GUEST BLOG: Bryan Bruce – The Power of the State

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Like many of you I’ve seen the social media posts grumbling about the power of the State . Well , “The State” is you and me and all of us and if you don’t like what’s happening then vote to change the way things are to the way you think things should be.

Voting is the way we control the power of government.

A poor person’s vote is as valuable as a rich person’s vote. It wasn’t always so. There was a time when the poor had no vote and women had no vote, but things do change when the people raise their voice.

So now we each have two votes we can excercise – a candidate vote and a party vote which we can cast strategically to have a stronger say in how our country is run.

Not voting is not a sensible protest against how things are because a decision not to vote is to give in to how things are.

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If you don’t play you don’t get to say.

Stay safe.

Kia kaha

Bryan Bruce is one of NZs most respected documentary makers and public intellectuals who has tirelessly exposed NZs neoliberal economic settings as the main cause for social issues.

12 COMMENTS

  1. Dimwit governments strike again… no wonder western governments are in decline and flailing around when they are implementing policy for no reason and against their own countries interests so that individual politicians and International businesses (that seldom pay their full amount of taxes in western countries they operate in) can profit from it.

    Global firms expected to sue UK for coronavirus losses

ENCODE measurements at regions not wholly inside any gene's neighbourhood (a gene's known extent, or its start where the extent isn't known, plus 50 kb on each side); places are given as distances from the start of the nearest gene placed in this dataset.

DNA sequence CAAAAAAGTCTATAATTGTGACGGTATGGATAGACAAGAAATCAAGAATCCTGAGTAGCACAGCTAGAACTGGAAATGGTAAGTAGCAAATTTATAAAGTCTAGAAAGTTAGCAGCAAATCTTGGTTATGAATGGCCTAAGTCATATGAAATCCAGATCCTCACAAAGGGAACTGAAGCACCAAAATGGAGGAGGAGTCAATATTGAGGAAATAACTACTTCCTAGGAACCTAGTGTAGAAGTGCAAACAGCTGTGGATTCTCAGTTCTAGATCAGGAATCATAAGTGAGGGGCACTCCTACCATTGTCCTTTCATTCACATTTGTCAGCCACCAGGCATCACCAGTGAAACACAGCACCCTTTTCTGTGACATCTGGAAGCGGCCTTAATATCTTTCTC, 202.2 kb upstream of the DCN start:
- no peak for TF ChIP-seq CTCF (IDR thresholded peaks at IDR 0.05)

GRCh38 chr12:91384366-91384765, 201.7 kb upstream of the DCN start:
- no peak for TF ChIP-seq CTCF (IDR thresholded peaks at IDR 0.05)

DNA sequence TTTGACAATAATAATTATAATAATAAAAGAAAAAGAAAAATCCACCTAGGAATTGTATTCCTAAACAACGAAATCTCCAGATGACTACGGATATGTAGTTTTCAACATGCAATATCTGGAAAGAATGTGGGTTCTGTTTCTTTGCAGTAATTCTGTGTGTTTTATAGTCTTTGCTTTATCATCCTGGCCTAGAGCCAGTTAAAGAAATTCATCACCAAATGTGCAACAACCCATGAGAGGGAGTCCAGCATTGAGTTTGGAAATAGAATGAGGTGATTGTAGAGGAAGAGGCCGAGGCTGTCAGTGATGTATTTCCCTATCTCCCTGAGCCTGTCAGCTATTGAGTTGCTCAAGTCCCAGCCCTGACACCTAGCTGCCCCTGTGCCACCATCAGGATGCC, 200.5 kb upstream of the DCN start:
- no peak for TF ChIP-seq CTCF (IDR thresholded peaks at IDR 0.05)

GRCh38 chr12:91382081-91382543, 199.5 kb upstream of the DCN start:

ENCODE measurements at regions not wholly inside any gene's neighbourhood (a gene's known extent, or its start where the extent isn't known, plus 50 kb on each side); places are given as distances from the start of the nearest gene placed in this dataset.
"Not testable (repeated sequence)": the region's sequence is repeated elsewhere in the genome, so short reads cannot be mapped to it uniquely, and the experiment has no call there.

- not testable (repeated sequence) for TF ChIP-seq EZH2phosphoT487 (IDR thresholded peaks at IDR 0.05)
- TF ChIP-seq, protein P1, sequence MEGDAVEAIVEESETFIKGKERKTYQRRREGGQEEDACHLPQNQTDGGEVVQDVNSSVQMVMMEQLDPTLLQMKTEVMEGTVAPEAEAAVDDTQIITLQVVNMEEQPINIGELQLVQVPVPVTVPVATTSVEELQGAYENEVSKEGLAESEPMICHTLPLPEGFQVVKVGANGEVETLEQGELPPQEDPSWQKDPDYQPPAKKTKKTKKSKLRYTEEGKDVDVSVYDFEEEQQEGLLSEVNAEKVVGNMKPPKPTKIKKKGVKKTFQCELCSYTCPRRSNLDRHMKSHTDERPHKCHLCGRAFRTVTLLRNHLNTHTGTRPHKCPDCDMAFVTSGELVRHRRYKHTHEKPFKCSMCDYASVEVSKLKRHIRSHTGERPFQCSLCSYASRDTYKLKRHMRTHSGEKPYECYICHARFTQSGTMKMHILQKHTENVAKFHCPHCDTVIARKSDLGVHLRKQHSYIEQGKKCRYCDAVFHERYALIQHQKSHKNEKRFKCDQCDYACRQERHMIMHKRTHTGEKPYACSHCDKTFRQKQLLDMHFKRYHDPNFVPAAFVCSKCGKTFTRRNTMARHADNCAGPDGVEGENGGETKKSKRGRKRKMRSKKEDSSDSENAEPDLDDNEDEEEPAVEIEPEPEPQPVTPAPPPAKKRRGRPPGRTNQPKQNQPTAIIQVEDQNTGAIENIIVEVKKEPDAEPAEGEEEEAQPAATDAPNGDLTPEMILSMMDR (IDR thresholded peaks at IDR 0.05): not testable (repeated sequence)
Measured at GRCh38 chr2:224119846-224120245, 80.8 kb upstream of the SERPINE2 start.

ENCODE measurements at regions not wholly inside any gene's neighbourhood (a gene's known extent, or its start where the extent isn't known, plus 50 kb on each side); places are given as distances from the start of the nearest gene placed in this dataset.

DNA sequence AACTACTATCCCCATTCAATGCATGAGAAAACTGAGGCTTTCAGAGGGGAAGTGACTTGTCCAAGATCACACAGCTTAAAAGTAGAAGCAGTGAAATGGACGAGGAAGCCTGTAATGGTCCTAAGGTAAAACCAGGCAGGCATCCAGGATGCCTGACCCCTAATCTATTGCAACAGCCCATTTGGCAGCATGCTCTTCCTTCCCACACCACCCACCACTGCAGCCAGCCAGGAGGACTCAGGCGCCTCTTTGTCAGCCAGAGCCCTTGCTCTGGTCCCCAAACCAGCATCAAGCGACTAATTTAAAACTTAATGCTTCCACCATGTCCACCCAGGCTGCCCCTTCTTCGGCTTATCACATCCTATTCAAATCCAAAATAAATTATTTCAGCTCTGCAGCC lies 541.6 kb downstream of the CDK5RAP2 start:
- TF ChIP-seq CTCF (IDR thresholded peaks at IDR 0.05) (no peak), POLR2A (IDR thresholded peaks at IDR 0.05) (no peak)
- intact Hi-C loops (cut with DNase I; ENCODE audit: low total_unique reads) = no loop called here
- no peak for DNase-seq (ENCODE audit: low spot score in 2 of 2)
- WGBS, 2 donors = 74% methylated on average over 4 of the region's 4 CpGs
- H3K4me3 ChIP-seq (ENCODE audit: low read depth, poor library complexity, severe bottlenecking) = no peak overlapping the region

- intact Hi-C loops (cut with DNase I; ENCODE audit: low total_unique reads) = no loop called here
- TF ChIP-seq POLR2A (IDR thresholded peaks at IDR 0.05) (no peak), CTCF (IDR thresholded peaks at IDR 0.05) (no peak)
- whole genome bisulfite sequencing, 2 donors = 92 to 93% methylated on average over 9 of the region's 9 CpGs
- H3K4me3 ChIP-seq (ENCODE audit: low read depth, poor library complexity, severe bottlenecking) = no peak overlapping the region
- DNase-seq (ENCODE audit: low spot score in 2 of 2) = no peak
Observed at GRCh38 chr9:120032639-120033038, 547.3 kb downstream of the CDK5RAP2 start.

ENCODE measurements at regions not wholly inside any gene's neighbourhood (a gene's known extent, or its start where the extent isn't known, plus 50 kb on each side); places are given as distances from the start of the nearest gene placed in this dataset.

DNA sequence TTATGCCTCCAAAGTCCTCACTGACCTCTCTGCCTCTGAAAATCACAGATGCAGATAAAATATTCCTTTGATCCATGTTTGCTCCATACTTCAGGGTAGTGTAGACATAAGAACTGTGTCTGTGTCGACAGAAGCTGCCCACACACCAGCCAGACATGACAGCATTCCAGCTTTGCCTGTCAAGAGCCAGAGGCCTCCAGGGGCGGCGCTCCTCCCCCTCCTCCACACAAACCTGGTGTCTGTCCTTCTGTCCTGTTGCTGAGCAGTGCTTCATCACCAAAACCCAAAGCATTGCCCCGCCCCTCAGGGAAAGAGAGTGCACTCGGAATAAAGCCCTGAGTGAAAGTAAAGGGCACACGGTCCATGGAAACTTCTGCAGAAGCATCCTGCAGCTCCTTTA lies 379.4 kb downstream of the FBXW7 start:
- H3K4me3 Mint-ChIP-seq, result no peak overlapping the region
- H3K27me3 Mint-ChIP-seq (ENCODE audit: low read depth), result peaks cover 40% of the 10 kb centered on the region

Dispute settlement clauses in trade agreements open way for investors to demand compensation for lockdowns
    https://www.theguardian.com/law/2020/aug/15/global-law-firms-expected-to-sue-uk-for-coronavirus-losses

    (Remember how David Parker was so for the CPTPP, the 7 out of 10 deal that they did not have to sign, but did).

    Being incompetent is now not a problem for government contracts in the UK, OZ. NZ generally follows suit….

    Australia: New Coronavirus Lockdown Melbourne Amid Sex, Lies, Quarantine Hotel Scandal
    https://www.forbes.com/sites/tamarathiessen/2020/07/07/australia-coronavirus-melbourne-lockdown-hotel-sex-scandal/#124cb56a131d

    Serco given contact-tracing job despite asylum-seekers fine
    Exclusive: Firm fined £2.6m for accommodation failings but won further government work
    https://www.theguardian.com/business/2020/aug/16/serco-given-contact-tracing-job-despite-asylum-seekers-fine

  2. After each General Election a Justice and Electoral Select Committee is formed and they seek submissions and recommendations from the public.

    I’m asking that as many people as possible request that section 110 of the Electoral Act which says electorial rolls must be made available to the public be repealed. Please keep an eye out for the above committee…

    Cheers.

  3. Casts my mind back to the 2005 election when the Exclusive Brethren were “campaigning” for National, which largely consisted of pulling Green and Labour leaflets out of letterboxes and substituting their own libellous notes.
    The supreme irony, of course, was that it was a case of a group of non-voters telling voters who to vote for.